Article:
Why’s Australia ruining Eurovision?

Today, Australia rejoices, because for the second year in a row, we are in the final of the Eurovision Song Contest. Our contestant, Dami Im, smashed it in the semi-final, and will go on to potential Eurovisual glory later this weekend.

I hope she does well. Her song is ideal – it sounds like she assembled scientists in some high-powered audio lab and asked them to blend Adele with Stock Aitken and Waterman, plus a twist of ABBA. Perfect for Eurovision.

But even more sincerely, I hope that her performance in the final achieves another landmark for our proud, musical land. I hope it’s our last-ever appearance in the Song Contest.

We are ruining Europe’s most treasured annual spectacle. Both for European contestants and viewers, and for our own, previously arm’s-length enjoyment of it. We are like overeager scientists who, in the process of observing a fascinating foreign society, have accidentally infected it, leading to its destruction.

Early this morning, my Twitter feed was full of joy at Dami’s triumph. There was pride and delight in abundance, along with a burst of the kind of good ol’ Aussie patriotism that we should be saving for the Olympics.

Feelings of pride in antipodean battlers nailing it on the world stage are not something that we should ever feel when watching Eurovision. We’re treating it like the America’s Cup, instead of a multinational karaoke competition designed by Liberace.

We Australians are supposed to observe these proceedings with a detached sense of amusement, and cheer ironically for the most entertaining contestant. As a nation, we should be getting behind the likes of Mr Lordi, or the Russian grandmothers, or Conchita Wurst, not applauding our own. And worse still, we should not be standing in other, more entertaining candidates’ way.

If we must compete, our tendency to select competent representatives is thoroughly inappropriate. I’m glad that SBS, as our multicultural broadcaster, has chosen to showcase artists who represent the changing face of modern Australia. But did they have to choose entrants who are so damnably talented?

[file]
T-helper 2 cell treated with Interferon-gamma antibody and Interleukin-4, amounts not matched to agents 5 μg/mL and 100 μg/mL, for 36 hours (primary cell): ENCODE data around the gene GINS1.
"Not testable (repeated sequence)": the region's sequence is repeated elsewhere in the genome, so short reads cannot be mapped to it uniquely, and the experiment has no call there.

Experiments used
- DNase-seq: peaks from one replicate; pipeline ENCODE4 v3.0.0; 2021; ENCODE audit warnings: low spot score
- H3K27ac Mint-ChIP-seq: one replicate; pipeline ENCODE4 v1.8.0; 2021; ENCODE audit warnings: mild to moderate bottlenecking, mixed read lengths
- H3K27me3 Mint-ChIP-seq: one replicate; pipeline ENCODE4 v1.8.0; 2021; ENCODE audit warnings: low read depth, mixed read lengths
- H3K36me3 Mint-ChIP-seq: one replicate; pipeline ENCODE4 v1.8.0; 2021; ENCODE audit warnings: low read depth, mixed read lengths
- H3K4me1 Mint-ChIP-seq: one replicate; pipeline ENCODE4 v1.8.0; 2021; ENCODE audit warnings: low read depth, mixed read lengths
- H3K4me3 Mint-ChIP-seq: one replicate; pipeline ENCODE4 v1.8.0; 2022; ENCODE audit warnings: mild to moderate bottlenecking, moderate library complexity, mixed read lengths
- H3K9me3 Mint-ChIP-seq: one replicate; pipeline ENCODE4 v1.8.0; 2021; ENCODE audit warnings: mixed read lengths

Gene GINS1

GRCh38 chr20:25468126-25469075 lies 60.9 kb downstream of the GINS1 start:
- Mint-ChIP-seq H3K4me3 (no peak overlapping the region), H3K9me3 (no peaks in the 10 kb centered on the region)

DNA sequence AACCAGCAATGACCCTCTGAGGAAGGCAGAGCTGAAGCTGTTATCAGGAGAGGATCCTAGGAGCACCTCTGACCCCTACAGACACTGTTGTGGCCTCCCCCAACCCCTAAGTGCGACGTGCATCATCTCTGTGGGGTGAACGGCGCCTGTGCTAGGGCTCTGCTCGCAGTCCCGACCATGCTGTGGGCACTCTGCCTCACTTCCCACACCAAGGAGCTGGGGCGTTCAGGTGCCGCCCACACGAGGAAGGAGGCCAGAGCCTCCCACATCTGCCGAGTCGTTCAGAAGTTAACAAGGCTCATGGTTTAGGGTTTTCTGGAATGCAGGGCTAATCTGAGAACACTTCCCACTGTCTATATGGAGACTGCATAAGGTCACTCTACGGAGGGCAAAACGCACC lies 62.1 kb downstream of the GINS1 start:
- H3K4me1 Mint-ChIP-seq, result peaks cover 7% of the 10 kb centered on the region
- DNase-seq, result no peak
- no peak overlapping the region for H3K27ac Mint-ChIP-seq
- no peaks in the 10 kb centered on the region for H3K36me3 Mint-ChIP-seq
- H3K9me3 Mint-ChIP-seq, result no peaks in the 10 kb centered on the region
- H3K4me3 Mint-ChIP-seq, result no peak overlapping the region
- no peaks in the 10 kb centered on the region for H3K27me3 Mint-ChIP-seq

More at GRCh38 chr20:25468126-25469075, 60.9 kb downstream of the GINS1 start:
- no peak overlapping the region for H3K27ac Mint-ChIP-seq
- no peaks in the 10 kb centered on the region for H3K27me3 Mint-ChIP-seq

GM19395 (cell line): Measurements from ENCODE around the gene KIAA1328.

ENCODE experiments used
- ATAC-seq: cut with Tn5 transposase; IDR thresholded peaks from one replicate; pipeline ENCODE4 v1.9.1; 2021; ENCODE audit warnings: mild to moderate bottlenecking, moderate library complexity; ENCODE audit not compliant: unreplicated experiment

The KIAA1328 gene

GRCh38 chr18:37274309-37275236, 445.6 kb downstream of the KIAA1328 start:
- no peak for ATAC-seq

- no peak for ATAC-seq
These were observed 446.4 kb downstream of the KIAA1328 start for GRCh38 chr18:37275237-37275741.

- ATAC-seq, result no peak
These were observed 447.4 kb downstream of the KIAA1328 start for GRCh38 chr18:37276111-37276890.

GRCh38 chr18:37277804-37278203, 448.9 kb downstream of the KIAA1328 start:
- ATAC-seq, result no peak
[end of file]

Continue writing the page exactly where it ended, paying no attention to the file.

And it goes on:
Making the final once might have been an amusing fluke, but two years in a row seems downright rude. Icriticised Guy Sebastian last year on the basis of his extraordinary dullness, but if anything Dami Im is a more disturbing entrant, because whereas Guy brought a bit of R&B to the table as a point of difference, her song is a thoroughly chart-friendly piece of Europop worthy of a Scandinavian entrant.

Even the lyrics about Dami’s heart beating with the sound of silence suggest a thoroughly mangled metaphor worthy of someone who never learned to speak English – quite unlike Im herself. They also betray a bizarre ignorance of Simon and Garfunkel’s similarly-named masterpiece that would be more appropriate for someone who grew up in the Soviet bloc. We are in genuine danger of being like dinner party guests who bring along a dessert that’s infinitely better than anything the host has prepared earlier.

Taken together, our three Eurovision singers have been so thoroughly straight that European viewers could be forgiven for concluding that Australia hasn’t an inch of outlandish flamboyance to offer. The nation who gave the world Priscilla, Queen of the Desert and Catherine Martin’s everything ever is letting its reputation for over-the-top exuberance down.

If we win, it will be a terrific achievement, but it will also help make Eurovision just another generic stop in the music industry’s endless promotion machine where once there was genuinely unique, bizarre splendour. Our inclusion makes it less likely that some quirky act from Lithuania will make it to the final night, and that cannot be good news for Eurovision. The rumours of America’s potential involvement are even more disturbing.

There may be a place in our entertainment landscape for a serious international song contest where excellent performers duke it out, although some might argue that the regular charts are exactly that. But Eurovision has only ever been a legitimate contest in the minds of its organisers and its legions of fans in the irony-free regions of the Continent, which is one of the reasons why so many of us have grown to love it.

Besides, can a Eurovision free of glitter cannons even truly be called Eurovision?

The obvious issue of geographic incongruity aside, it’s time we stopped spoiling Eurovision with our dour, tasteful involvement. We can watch talented, slickly-packaged pop stars every other weekend of the year. Eurovision is meant to be better than all of that, because Eurovision is meant to be worse than all of that.

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